By Melody Stramer, Bexar County Master Gardener

 photo credit: Melody Stramer

As a Master Gardener of many years, I both espouse and practice the use of growing plants suited to their environment. Here in San Antonio, we are talking about native plants, drought-tolerant plants, and Texas Superstars. But gardeners are also known for straying from the straight and narrow out of love for a particular plant.  And that’s ok, too, as long as it’s not the majority of your yard. For me, I admit to loving and growing dahlias.

Dahlias Photo credit:  Deborah White

Dahlias will brighten up your yard with color and are ‘superstars’ as cut flowers, with sturdy stems and long-lasting flowers. I like to make arrangements from plants and flowers in the yard, and they are always the stars. They come in many hundreds of different varieties, and in a mind-boggling assortment of shapes and sizes and colors. So there are varieties for everyone. There are flowers that appear as beautiful balls, to orchid-like blossoms, to lily-like blossoms, to dinner-plate-sized cactus flowers. Dahlias can be anything from white, pink, yellow, orange, coral, red, to a maroon so dark they appear black, or frequently a combination of colors in the same flower.

Dahlias grow from tubers and can be propagated easily. Some of my tubers have overwintered without any particular protection and sprouted again the following year.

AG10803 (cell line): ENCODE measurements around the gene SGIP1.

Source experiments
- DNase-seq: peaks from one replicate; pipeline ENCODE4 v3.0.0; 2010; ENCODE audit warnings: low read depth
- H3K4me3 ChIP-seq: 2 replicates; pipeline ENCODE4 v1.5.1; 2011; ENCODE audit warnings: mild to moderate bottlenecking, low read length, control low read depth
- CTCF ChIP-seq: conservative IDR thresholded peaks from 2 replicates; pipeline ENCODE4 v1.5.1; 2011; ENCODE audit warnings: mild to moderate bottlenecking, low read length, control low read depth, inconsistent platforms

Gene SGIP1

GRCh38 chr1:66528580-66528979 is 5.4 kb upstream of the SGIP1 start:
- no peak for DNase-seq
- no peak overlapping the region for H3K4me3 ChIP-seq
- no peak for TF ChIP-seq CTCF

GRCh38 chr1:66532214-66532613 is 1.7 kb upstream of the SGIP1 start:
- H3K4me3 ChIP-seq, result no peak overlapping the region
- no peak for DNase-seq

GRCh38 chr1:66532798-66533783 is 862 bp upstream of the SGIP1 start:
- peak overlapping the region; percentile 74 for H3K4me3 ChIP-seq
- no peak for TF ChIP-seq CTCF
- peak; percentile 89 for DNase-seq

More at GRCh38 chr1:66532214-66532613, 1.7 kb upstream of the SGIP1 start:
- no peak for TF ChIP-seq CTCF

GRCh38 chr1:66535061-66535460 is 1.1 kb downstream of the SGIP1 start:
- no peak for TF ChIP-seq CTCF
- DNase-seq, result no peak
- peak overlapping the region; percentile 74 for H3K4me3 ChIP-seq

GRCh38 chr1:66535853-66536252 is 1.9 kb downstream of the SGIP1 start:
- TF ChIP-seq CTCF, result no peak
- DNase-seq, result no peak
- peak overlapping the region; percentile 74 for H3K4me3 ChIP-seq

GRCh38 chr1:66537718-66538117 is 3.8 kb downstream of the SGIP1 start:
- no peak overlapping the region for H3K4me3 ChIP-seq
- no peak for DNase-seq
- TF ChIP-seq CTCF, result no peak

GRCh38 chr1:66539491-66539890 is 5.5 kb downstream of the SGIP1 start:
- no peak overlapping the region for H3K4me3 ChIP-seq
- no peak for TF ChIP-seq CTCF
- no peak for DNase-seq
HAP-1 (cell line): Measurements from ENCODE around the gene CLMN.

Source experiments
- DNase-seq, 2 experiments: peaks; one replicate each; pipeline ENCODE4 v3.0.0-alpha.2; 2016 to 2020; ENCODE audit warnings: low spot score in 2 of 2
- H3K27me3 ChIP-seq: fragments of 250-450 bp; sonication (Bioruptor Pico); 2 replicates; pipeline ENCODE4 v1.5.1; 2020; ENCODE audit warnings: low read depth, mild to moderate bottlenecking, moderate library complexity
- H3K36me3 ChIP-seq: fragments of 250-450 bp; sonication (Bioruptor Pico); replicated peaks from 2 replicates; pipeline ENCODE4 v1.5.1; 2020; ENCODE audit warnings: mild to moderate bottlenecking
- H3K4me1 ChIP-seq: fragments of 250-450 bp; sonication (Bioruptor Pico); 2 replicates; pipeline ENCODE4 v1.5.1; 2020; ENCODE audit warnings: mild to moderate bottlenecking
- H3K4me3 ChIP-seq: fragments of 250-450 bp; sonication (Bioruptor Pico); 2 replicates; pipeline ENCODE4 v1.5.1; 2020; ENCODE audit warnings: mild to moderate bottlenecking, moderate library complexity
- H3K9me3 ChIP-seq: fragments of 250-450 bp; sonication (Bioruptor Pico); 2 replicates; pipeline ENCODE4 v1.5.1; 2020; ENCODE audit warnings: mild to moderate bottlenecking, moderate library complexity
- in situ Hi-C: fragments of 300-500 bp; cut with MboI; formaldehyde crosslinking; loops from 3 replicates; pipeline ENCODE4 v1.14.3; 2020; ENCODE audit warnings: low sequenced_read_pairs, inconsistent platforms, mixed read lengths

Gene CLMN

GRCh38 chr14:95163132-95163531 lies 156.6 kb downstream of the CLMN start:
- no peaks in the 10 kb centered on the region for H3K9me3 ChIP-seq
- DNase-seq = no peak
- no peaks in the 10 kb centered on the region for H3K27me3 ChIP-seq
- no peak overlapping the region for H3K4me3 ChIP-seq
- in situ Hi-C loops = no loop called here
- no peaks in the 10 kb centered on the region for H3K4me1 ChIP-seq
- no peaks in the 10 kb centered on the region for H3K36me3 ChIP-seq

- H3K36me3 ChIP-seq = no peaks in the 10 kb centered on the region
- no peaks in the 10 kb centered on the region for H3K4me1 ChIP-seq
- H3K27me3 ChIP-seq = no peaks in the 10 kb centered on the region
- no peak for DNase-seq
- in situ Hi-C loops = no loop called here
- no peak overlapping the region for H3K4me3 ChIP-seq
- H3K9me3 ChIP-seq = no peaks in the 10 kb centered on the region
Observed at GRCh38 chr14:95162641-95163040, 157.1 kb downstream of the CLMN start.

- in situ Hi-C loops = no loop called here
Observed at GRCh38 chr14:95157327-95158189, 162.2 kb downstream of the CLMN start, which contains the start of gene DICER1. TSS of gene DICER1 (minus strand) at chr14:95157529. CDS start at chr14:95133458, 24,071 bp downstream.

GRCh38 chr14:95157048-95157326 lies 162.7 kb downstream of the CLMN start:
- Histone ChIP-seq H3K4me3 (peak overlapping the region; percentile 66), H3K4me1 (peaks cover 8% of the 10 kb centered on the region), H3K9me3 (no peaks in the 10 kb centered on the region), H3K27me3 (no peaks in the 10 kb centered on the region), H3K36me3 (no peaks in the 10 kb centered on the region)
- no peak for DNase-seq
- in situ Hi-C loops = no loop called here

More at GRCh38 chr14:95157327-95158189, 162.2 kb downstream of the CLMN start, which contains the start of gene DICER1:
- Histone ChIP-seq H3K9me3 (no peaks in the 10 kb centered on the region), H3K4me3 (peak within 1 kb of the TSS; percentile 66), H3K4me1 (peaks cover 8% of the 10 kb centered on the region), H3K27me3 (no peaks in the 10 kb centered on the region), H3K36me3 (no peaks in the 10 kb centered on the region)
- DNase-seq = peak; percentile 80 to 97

Cactus Flowered Dahlia
 photo credit: Melody Stramer

Planting: They like a sunny location in healthy soil with lots of organic matter. You can spread compost over the bed where you wish to plant, add fertilizer at about 1 lb. per 100 square feet and work it all in.  Plant them 4-6 inches deep after danger of frost, about 3 ft. apart to allow for free air movement. 

They will need staking or caging, so you may wish to put your stakes or cages in at planting to avoid damaging the tubers. Start watering after you see the first green shoots (to avoid tuber rot), which can be a month after planting. Professional growers recommend pinching off the top 3-4 inches off the plant once it reaches 8-12 inches tall, making the cut with sharp pruners right above a set of leaves. This results in more flower stems below the cut and more numerous flowers per plant.

A good way to try dahlias inexpensively is to visit a big box store like Costco, Lowe’s, or even your favorite nursery, and get a boxed assortment of varieties that appeal to you. Or you can order tubers from growers located in many states. 

It’s a new year so think about trying something new, and Happy Gardening.

Dahlias Photo credit:  Melody Stramer